One of the reasons ergonomics initiatives fail is that companies tend to jump right into training their teams and performing workplace assessments without first having a plan in place. Here are my tips based on Humantech’s five-step Engagement Model—our proven approach for developing a world-class ergonomics process—to help you determine whether your company is ready for ergonomics training.
The Five-Step Engagement Model
Step 1: Understand where the holes are
What do you currently have in place in terms of time, money, and resources in order to address ergonomics issues? And what’s missing? You need to understand the difference between your actual performance and your desired performance. Completing a gap analysis on your current ergonomics process is a great first step.
Greg’s tip: From a training perspective, identify who currently has the necessary skills, and who needs to level-up through a training program.
Step 2: Know where you are headed
Set goals. Then put together a detailed plan to achieve those goals. Many companies skip this step. Use leading metrics that are important to your company to track progress, rather than lagging metrics such as injury history. Build the goals into your company’s ergonomics policy, and assign accountability based on individual roles and responsibilities.
Greg’s Tip: Set a positive goal based on leading metrics. For example, 100% of jobs have had an ergonomic assessment, and have been reduced to an MSD risk level that is financially and technically feasible.
Step 3: Gain the support you need
This is a critical step. Having the support of your company’s leadership team is going to determine whether your initiative is successful or not. If it’s important to leadership, it will be very apparent. Support must come from the top.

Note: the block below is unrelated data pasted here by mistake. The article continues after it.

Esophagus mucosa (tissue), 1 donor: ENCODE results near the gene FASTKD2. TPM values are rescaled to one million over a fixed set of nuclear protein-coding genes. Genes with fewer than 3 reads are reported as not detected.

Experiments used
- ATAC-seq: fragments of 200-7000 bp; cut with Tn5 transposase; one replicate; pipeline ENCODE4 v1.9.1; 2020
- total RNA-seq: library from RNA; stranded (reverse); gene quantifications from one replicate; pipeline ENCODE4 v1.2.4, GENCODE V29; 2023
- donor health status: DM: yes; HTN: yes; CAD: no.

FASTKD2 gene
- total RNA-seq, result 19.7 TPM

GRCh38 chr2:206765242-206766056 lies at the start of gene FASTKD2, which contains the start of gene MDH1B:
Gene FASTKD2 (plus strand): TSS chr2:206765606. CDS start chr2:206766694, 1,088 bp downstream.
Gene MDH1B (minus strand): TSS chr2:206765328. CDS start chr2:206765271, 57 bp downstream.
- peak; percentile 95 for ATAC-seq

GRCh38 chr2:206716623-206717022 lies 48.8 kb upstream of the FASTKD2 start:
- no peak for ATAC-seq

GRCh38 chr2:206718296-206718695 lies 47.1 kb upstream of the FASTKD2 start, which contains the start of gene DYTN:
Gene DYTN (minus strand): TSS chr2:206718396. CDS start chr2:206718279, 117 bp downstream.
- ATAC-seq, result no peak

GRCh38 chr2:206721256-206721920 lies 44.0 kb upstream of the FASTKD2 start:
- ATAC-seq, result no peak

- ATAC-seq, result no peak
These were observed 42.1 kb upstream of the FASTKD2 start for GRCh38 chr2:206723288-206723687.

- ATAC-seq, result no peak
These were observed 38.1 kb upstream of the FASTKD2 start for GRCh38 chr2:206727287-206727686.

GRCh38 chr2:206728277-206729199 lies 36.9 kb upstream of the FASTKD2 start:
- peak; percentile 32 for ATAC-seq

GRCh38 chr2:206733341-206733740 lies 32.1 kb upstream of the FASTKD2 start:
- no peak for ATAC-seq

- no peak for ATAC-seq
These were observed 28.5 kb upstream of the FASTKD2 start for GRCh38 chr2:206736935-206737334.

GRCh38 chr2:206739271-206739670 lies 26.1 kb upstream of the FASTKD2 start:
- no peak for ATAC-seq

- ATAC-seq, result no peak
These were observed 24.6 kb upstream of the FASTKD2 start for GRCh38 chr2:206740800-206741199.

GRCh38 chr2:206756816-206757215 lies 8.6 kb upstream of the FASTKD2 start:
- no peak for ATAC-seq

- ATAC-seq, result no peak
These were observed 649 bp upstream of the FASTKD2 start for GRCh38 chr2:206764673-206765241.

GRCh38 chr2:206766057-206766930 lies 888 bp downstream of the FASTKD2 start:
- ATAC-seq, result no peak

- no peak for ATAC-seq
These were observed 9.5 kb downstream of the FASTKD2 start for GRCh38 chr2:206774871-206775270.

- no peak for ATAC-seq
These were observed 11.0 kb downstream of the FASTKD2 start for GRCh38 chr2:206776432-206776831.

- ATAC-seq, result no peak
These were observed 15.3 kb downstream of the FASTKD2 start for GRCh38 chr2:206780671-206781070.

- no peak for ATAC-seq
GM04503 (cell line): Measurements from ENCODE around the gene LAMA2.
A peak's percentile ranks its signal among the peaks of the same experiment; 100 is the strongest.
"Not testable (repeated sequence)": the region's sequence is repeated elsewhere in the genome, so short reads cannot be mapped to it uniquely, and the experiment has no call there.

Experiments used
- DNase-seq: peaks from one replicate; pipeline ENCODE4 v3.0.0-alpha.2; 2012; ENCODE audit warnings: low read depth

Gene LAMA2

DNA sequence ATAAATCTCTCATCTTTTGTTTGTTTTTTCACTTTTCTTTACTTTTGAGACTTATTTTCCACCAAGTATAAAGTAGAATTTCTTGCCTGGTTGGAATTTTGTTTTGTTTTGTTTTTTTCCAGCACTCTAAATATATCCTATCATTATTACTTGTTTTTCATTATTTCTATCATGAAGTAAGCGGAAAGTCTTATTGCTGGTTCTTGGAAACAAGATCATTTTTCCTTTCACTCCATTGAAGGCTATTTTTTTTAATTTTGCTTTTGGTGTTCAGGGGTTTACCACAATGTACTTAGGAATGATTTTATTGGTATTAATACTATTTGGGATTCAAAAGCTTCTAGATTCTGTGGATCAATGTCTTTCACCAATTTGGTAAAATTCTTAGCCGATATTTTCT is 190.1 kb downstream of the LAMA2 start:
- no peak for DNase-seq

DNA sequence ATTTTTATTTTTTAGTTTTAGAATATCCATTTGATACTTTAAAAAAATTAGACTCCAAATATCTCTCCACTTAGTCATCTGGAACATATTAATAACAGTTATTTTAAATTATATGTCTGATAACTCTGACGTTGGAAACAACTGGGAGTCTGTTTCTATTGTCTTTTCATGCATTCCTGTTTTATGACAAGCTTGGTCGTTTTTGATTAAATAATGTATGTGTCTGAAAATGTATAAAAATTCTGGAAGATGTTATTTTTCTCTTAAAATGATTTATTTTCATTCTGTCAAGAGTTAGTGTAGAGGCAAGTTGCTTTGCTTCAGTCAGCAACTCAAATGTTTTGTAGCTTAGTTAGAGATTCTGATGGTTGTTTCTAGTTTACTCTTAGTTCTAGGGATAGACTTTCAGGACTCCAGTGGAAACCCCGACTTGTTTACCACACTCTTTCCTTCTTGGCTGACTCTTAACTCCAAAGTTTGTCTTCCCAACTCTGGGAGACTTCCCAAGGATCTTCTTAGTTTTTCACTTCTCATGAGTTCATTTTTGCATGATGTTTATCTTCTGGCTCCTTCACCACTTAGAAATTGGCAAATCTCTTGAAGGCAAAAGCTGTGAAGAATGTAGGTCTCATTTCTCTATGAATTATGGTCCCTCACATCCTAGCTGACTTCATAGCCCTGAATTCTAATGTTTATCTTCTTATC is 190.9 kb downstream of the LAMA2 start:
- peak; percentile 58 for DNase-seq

Greg’s Tip: To get full participation in the ergonomics training program, have the invitation come directly from leadership.
Step 4: Get it done
So, you’ve successfully accomplished the first three steps? Now you’re ready for ergonomics training. Train the ergonomics team appropriately based on how involved they will be in the process.
Greg’s Tip: Training should include learning verification to ensure that the information and skills were transferred effectively. To borrow a quote from the Toyota Production System, “If the student hasn’t learned, the instructor hasn’t taught.”
Step 5: Make sure it works
Was the training effective? Set a timeline to go back and audit the process. When first launching your initiative, formal evaluation should occur more frequently. Monthly check-ins at 30, 60, and 90 days are appropriate to make sure that the team is on track. Once the process stabilizes, audit every six to twelve months, and make adjustments as necessary.
Greg’s Tip: Your audit criteria should be based on the goals you set in Step 2. Use key performance indicators that are well-documented to verify your progress.